What Makes Them Tick? Employee Motives and Firm Innovation
Georgia Institute of Technology, Scheller College of Business
Wesley M. Cohen
Duke University - Fuqua School of Business; Duke University - Department of Economics; National Bureau of Economic Research (NBER)
NBER Working Paper No. w14443
We examine the impact of individual-level motives upon innovative effort and performance in firms. Drawing from economics and social psychology, we develop a model of the impact of individuals' motives and incentives upon their innovative effort and performance. Using data on over 11,000 industrial scientists and engineers (SESTAT 2003), we find that individuals' motives have significant effects upon innovative effort and performance. These effects vary significantly, however, by the particular kind of motive (e.g., desire for intellectual challenge vs. pay). We also find that intrinsic and extrinsic motives affect innovative performance even when controlling for effort, suggesting that motives affect not only the level of individual effort, but also its quality. Overall, intrinsic motives, particularly the desire for intellectual challenge, appear to benefit innovation more than extrinsic motives such as pay.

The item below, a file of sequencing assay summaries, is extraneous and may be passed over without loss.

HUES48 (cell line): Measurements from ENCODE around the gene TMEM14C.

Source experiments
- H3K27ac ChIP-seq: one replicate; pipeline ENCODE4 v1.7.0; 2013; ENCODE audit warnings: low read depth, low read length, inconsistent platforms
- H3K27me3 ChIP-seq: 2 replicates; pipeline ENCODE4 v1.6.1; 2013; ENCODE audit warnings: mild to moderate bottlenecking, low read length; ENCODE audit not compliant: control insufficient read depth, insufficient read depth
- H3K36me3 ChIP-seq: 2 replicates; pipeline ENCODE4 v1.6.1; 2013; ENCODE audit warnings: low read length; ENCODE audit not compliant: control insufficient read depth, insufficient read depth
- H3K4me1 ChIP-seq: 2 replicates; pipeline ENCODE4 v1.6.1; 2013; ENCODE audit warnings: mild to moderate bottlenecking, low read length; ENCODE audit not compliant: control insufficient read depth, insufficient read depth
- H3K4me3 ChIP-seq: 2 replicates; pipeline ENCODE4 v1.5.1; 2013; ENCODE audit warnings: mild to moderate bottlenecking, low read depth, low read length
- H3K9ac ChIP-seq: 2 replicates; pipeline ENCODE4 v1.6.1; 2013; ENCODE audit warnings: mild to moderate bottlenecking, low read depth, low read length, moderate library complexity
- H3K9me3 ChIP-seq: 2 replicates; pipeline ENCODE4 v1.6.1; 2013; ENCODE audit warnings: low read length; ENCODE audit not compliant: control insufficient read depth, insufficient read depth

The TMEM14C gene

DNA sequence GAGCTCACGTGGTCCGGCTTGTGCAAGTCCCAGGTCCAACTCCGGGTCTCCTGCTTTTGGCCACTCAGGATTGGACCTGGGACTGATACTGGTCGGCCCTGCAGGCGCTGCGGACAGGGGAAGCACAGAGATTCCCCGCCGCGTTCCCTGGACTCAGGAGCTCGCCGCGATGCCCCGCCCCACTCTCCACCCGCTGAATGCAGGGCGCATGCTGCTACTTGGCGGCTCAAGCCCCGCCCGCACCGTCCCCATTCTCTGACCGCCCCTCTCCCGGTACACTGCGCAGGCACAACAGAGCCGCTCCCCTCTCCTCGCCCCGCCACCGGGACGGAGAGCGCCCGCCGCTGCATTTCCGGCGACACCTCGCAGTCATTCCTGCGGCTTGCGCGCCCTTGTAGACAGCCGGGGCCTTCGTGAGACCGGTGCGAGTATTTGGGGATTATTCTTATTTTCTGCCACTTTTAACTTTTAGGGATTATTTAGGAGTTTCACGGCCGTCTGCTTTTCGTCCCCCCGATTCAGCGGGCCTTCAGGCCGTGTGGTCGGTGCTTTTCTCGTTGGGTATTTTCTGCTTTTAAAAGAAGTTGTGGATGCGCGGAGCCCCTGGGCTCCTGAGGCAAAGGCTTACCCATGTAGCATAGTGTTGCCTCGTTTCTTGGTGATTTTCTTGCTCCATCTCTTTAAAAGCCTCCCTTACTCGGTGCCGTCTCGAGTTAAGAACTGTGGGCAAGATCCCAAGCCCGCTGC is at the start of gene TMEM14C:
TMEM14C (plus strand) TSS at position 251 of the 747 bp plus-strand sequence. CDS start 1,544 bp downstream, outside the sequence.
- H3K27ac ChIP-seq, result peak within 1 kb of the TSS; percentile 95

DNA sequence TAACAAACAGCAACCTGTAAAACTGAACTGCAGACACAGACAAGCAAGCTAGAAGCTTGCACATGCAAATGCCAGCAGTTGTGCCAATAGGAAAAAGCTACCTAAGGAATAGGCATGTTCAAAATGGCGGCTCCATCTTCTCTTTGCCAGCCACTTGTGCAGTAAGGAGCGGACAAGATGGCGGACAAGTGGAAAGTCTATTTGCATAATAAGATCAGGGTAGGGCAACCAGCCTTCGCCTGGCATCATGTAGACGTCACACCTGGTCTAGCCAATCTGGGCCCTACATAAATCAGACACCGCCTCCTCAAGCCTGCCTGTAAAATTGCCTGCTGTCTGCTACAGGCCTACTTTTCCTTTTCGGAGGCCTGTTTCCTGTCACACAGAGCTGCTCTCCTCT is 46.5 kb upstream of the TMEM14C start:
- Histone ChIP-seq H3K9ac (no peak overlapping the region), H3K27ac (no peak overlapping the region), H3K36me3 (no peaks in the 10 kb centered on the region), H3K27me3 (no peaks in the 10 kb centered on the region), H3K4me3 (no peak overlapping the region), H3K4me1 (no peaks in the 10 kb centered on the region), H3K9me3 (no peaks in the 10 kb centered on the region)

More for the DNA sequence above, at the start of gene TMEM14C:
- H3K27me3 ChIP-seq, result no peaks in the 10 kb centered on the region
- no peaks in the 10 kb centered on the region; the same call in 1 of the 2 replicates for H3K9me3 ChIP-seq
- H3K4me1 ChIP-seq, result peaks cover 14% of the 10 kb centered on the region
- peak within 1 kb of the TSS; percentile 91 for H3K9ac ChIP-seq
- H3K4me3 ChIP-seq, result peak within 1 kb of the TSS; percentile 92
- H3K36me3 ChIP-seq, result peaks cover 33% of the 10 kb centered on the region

Number of Pages in PDF File: 52working papers series
Date posted: October 27, 2008
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